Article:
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What happens if an error is detected at the lowest possible layer of the stack ISO/OSI for Ethernet?

For example, considering 100BASE-TX, it is implemented with a 4B5B coding this means that there are 16 combinations of bits are invalid. What happens if a receiver "reads" from the physical medium an invalid combination of bit, e.g. "00001"?

  • It discards that bit (invalidating the entire frame)
  • It select the "most similar" combination
  • or something else?

I know that upper layers can detect the error, e.g. the MAC layer via the FCS field, but I don't know how the transreceiver works with an error detected in the signal.

  • As described in en.wikipedia.org/wiki/4B5B 4B5C don't provide error correction, so 2-nd doesn't look like option. – mmv-ru Feb 20 '17 at 21:07
  • @mmv-ru you are right. But it seems strange to me that the physical layer simply discards the invalid bits, in that case it would provide a frame with an incorrect length to mac layer. – RicoRico Feb 20 '17 at 22:01
  • The physical interface will not pass on a damaged frame to the data-link layer. It discards the damaged frame, and it increases the input error count on the interface. – Ron Maupin Feb 20 '17 at 22:26
  • Did any answer help you? If so, you should accept the answer so that the question doesn't keep popping up forever, looking for an answer. Alternatively, you could provide and accept your own answer. – Ron Maupin Aug 16 '17 at 22:02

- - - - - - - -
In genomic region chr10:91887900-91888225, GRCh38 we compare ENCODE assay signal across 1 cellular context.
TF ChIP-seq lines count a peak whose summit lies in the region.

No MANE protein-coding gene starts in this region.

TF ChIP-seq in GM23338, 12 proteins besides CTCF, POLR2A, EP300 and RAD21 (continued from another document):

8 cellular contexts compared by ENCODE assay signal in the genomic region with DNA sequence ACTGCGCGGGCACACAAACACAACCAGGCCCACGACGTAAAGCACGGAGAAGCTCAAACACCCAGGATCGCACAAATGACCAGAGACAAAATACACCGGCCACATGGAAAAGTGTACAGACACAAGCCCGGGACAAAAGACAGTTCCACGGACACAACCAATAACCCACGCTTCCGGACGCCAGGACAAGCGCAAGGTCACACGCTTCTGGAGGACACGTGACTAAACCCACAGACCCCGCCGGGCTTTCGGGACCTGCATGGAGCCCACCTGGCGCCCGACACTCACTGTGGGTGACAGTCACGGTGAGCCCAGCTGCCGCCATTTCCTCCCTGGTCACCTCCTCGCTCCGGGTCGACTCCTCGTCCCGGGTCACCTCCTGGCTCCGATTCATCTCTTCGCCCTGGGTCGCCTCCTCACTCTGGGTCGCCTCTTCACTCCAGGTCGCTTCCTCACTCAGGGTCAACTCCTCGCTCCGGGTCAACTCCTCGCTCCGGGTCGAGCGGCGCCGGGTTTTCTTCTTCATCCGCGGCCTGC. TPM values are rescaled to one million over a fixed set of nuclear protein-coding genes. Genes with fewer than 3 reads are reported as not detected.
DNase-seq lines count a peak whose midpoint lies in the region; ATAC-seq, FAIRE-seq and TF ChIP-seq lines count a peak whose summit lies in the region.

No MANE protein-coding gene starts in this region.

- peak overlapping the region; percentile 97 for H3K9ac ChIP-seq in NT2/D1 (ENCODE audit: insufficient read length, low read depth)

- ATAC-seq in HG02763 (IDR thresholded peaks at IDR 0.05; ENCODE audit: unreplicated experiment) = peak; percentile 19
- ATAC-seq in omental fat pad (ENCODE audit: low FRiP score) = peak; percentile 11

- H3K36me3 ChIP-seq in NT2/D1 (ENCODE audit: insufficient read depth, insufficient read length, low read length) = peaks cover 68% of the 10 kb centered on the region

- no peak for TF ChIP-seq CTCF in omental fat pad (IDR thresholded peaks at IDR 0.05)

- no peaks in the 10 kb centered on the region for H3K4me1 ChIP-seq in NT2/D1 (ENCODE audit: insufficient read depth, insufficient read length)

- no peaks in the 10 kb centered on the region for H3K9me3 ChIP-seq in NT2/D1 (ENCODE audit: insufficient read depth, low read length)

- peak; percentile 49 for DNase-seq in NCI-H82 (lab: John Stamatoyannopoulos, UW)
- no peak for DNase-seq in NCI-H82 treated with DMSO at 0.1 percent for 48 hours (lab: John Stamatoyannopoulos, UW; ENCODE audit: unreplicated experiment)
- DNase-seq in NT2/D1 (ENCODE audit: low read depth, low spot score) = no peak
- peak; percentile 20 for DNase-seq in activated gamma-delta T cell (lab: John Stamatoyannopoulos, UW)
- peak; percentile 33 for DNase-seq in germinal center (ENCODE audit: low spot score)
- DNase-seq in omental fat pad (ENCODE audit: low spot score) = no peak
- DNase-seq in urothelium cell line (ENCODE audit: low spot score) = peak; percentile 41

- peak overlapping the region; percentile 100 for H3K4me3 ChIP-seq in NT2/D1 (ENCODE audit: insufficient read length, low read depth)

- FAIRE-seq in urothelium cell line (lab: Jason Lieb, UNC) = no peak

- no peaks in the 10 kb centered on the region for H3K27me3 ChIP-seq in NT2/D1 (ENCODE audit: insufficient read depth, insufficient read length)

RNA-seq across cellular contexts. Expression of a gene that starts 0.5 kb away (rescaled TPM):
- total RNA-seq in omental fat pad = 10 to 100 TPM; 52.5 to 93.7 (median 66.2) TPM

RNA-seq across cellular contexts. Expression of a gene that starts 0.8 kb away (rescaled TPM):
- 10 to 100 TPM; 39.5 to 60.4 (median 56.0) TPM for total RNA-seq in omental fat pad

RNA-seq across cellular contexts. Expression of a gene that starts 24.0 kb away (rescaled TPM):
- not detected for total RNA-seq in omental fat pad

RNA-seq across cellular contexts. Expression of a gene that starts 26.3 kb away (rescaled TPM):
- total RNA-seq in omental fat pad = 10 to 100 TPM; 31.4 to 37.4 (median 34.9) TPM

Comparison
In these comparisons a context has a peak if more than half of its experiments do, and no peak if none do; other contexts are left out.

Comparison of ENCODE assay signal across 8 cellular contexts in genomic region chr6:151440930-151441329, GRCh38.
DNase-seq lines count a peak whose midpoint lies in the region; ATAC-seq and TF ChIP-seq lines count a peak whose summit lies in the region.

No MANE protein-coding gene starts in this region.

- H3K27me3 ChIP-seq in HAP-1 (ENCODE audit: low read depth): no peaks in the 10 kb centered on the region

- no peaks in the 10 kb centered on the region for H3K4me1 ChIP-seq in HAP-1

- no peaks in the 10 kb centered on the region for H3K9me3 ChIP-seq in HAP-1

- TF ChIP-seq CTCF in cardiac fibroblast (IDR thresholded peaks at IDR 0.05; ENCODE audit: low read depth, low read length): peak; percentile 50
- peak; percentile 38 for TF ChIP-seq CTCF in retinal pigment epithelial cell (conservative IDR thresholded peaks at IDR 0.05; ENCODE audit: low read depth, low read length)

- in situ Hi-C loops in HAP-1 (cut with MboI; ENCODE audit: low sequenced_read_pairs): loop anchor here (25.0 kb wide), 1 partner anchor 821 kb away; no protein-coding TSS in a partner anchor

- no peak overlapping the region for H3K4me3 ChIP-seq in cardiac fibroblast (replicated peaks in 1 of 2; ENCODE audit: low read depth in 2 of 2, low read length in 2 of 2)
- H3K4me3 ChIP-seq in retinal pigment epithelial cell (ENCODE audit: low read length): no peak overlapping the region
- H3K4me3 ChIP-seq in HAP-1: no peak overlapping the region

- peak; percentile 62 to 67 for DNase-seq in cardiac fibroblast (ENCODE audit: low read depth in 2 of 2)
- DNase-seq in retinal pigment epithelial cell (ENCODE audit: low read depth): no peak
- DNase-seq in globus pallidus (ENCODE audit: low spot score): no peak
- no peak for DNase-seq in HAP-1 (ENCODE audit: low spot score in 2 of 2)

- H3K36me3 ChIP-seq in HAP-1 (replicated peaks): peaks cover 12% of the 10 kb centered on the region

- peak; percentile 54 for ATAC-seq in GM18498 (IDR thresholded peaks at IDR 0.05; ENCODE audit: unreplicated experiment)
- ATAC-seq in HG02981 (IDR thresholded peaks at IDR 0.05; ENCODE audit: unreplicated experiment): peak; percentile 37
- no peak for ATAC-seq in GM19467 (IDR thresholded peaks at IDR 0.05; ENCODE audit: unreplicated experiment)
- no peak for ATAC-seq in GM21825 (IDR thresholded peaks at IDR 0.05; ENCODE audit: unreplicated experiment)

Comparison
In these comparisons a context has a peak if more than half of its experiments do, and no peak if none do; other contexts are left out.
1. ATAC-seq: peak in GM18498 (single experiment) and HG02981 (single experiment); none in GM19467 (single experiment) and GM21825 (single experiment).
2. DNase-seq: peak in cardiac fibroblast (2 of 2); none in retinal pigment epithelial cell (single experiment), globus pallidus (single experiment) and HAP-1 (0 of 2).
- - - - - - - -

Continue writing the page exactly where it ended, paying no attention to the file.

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For the specific case of 100BASE-TX and the 100Mbps MII interface: there is a receiver signal RX_ER.

The Physical Coding Sublayer (PCS) specification says:

24.2.2.1.7 Invalid code-groups

...The PCS indicates the reception of an Invalid code-group on the MII through the use of the RX_ER signal.

The Reconciliation Sublayer and Media Independent Interface specification says:

22.2.1.5 Response to RX_ER indication from MII

If, during frame reception, both RX_DV and RX_ER are asserted, the Reconciliation sublayer shall ensure that the MAC will detect a FrameCheckError in that frame.

So the PHY part indicates the error out of band, and the MAC does what it likes, as long as it ends up generating a FrameCheckError.

  • Thank you, but what happens to the invalid bit group? Will it be ignored (and consequently the frame delivered to MAC will be shorter than expected)? – RicoRico Feb 22 '17 at 7:18
  • @RicoRico The interface is synchronous, so there won't be a gap. The 4 bits of RX data on that clock cycle are undefined. – richardb Feb 22 '17 at 18:37

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